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Labs at CAGT

  • Biomolecular Systems (BSL) Laboratory is directed by Dr. DeLisi. BSL develops and applies computational/mathematical methods, and high throughput experimental methods, to analyze changes in gene and protein expression profiles of cells in response to various endogenous and exogenous signals. In collaboration with the Fraunhofer Center for Manufacturing Innovation, and the Departments of Chemistry and Physics, we are developing and applying new DNA and peptide microarray technologies for fingerprinting the complete molecular state of a cell. Examples include the response to ligands (drugs, toxins, hormones etc), and changes that occur as normal cells mature, differentiate, progress toward disease. The long range goal is to relate expression patterns to pathways, pathways to networks and networks to function.
  • Protein Engineering is also known as Zhiping's Lab. It has two components: the computational component still needs a catchy name, while the experimental component is called the Protein Engineering Laboratory. Led by Dr. Zhiping Weng, we are a bunch of young people eager to establish careers in Bioinformatics and Biomolecular Engineering. Trying very hard not to be interested in everything, we focus our research on molecular interactions, such as (1) interaction between regulatory proteins and their DNA/RNA target sites (2) protein-protein interaction (3) protein-peptide interaction (4) interaction between protein structure building blocks. ZLAB has two major projects:
  • Computational Genomics lab (directed by Professor Simon Kasif) has a goal to collaborate with biologists in the design of novel biological experiments that can be coupled with innovative computational analysis and modeling in order to improve our understanding of gene function. Biological organisms are qualitatively modelled as probabilistic networks of genes and proteins generating cascades of induction and regulation of other genes and proteins. In addition to identifying new genes and assigning them broad biological functions, the lab is involved in building qualitative or probabilistic computational frameworks that can integrate experimental data and provide us with the ability to predict with high accuracy the behavior of cells in normal or perturbed conditions. Such analytical capabilities will have a strong impact on drug design and screening, diagnostics as well as basic biological and medical sciences.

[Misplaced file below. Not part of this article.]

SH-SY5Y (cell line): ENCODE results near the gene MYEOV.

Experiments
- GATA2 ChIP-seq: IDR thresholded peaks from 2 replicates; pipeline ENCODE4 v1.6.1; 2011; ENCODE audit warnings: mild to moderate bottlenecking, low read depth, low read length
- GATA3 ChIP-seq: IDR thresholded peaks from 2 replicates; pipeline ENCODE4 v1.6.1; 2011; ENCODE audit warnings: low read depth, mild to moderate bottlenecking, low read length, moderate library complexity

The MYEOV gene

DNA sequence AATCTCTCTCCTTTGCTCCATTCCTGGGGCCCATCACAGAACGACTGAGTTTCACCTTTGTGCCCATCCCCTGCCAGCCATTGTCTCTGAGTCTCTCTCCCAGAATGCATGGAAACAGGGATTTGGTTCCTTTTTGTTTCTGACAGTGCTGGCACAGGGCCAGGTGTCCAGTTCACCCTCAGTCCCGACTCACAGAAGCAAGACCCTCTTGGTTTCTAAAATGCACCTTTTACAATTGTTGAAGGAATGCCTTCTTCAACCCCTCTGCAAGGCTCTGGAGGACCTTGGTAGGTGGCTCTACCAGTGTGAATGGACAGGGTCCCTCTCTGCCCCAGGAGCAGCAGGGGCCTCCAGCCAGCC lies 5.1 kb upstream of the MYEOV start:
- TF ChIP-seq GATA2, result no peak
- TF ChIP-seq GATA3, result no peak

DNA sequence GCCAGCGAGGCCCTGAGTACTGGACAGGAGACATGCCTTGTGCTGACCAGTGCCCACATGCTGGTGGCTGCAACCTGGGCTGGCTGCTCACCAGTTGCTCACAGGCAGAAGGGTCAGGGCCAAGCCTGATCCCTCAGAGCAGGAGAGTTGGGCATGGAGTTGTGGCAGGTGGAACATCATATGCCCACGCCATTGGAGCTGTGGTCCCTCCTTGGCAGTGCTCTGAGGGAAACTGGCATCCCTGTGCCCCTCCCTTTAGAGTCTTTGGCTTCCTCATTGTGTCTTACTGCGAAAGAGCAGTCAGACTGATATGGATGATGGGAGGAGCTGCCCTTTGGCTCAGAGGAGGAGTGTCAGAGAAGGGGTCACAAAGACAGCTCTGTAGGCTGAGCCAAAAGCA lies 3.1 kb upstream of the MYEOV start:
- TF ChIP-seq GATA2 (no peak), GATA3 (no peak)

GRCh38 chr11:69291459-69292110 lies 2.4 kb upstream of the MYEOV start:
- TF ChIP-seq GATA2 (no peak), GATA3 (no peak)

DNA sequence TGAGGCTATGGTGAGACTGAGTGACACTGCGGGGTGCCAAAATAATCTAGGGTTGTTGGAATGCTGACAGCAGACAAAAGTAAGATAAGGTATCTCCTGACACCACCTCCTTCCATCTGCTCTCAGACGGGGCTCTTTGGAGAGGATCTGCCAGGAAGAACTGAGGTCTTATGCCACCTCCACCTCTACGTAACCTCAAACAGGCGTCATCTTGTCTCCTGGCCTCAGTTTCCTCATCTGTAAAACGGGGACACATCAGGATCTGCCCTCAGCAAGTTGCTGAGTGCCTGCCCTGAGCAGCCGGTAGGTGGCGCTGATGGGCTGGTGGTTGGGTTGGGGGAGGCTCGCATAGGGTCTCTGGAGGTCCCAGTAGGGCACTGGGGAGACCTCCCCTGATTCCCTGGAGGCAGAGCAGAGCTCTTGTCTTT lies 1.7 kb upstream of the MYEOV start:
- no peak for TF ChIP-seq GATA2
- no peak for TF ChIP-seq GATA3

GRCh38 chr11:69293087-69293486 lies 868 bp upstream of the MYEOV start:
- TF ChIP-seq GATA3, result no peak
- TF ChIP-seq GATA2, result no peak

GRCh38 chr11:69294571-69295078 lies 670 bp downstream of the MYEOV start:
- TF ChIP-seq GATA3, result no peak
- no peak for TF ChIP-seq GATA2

• Structural Bioinformatics lab, headed by Sandor Vajda, focuses on the recognition of proteins and small molecules by protein receptors. Studying protein-protein interactions is crucial for a better understanding of processes such as metabolic control, signal transduction, and gene regulation, whereas the ability to dock small ligands to proteins is the key to rational drug and vaccine design strategies. Both problems become much more difficult if no x-ray structure of the protein is available. Accordingly, our main research areas are (1) the development of efficient protein docking algorithms, (2) docking of small ligands to proteins, primarily for the characterization of binding sites, and (3) homology modeling of proteins.
  • Laboratory for Biocomputing and Informatics (LBI) is a research lab led by Dr. Gary Benson. This laboratory's research focuses on development of algorithms and software tools for the detection and analysis of novel patterns and repeats in DNA and RNA sequences. Among our interests are new methods to search for tandem and inverted repeats, alignment and clustering algorithms, seed optimizations and many others.
  • Daniel Segre' lab is interested in the evolutionary dynamics of biological networks, in particular in the interplay between response to genetic and environmental perturbations, genomic-level functional organization, and optimal adaptation. Goals include developing constraint-based models to study the regulatory and evolutionary dynamics of metabolic networks across different organisms, cell types, and interacting cell populations.
  • Yu Xia lab is in the Bioinformatics Program and the Department of Chemistry at Boston University. Research in the lab is focused on computational systems biology. We apply computational techniques to study the structure, function, and evolution of complex bio-molecular systems, such as proteins and protein networks. Specific projects include: modeling and simulation of proteins and protein networks; comparative and evolutionary analysis of proteins and protein networks; protein sequence-structure-function relationships; prediction of protein structure and function.
Protein Engineering